Some experts recommend a small amount of gold (5% or less) exposure in a portfolio, either through bullion or gold equities. There are many ways of gaining exposure to gold (equity or bullion) in a portfolio:
- The iGold Index fund (TSX: XGD) has a MER of 0.55% and has large holdings in Barrick Gold (TSX: ABX, NYSE: ABX) and Placer Dome (TSX: PDG, NYSE: PDG).
- The closed-end fund Central Fund of Canada (TSX: CEF.NV.A, AMEX: CEF), which holds gold and silver. Note that the fund may trade at a premium or discount to underlying assets.
- Central Gold Trust (TSX: GTU.UN), a unit trust that holds physical gold bullion.
- The Millenium Bullion Fund, an open-ended fund, which invests equal dollar amounts in gold, silver and platinum. Its MER seems steep at an indicated 2.75%.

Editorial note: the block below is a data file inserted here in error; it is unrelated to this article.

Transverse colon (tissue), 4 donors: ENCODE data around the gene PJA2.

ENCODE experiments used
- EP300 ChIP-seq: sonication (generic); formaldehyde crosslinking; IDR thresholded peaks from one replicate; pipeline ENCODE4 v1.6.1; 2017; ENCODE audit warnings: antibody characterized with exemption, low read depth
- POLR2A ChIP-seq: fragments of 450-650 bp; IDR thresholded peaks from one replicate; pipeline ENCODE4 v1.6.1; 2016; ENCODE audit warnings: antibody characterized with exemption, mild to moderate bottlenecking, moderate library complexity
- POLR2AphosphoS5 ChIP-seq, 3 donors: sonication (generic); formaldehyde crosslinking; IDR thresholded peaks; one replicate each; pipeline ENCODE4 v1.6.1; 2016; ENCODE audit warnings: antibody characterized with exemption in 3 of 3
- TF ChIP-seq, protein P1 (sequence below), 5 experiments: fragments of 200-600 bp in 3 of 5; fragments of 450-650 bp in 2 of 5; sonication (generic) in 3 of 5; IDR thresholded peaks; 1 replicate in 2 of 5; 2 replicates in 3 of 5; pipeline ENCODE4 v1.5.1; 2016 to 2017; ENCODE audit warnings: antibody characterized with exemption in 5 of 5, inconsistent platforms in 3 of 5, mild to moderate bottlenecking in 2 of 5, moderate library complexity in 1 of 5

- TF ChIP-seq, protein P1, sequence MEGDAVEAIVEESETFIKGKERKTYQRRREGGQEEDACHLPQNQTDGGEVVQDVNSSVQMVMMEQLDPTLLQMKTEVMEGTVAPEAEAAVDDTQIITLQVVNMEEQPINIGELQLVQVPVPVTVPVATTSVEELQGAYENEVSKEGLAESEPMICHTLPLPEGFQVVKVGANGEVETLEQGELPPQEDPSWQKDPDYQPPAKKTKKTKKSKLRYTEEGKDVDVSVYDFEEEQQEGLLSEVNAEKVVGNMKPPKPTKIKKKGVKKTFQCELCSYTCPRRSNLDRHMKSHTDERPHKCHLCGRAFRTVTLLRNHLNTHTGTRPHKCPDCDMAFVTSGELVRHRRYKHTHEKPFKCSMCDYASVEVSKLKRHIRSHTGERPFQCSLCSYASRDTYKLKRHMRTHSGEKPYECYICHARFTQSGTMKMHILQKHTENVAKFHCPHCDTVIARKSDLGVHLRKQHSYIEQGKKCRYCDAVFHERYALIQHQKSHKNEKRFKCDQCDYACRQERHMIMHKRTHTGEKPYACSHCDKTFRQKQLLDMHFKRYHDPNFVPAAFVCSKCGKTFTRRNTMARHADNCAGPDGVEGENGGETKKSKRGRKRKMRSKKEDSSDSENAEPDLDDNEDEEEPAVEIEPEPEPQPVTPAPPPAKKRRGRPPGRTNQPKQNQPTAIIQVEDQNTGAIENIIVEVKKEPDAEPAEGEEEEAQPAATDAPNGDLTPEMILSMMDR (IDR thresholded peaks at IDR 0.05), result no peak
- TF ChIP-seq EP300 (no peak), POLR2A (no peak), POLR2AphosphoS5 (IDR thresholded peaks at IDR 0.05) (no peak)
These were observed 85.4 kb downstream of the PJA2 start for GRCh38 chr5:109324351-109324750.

- The new wildly successful streetTRACKS Gold Shares (NYSE: GLD), whose shares trade at 1/10 the price of an ounce of gold. The expense ratio is only 0.40% and the shares are expected to closely track the price of gold.
- Physical bullion like Gold Maple Leaf coins offered by the Royal Canadian Mint. Investing in physical gold has additional costs like storage and insurance and also high initial costs like high bid-ask spreads, taxes etc.
The risks involved in gold investing (some call it speculating) are described nicely in this article. Any portfolio allocation to gold should be very carefully considered, keeping in mind the significant risks involved.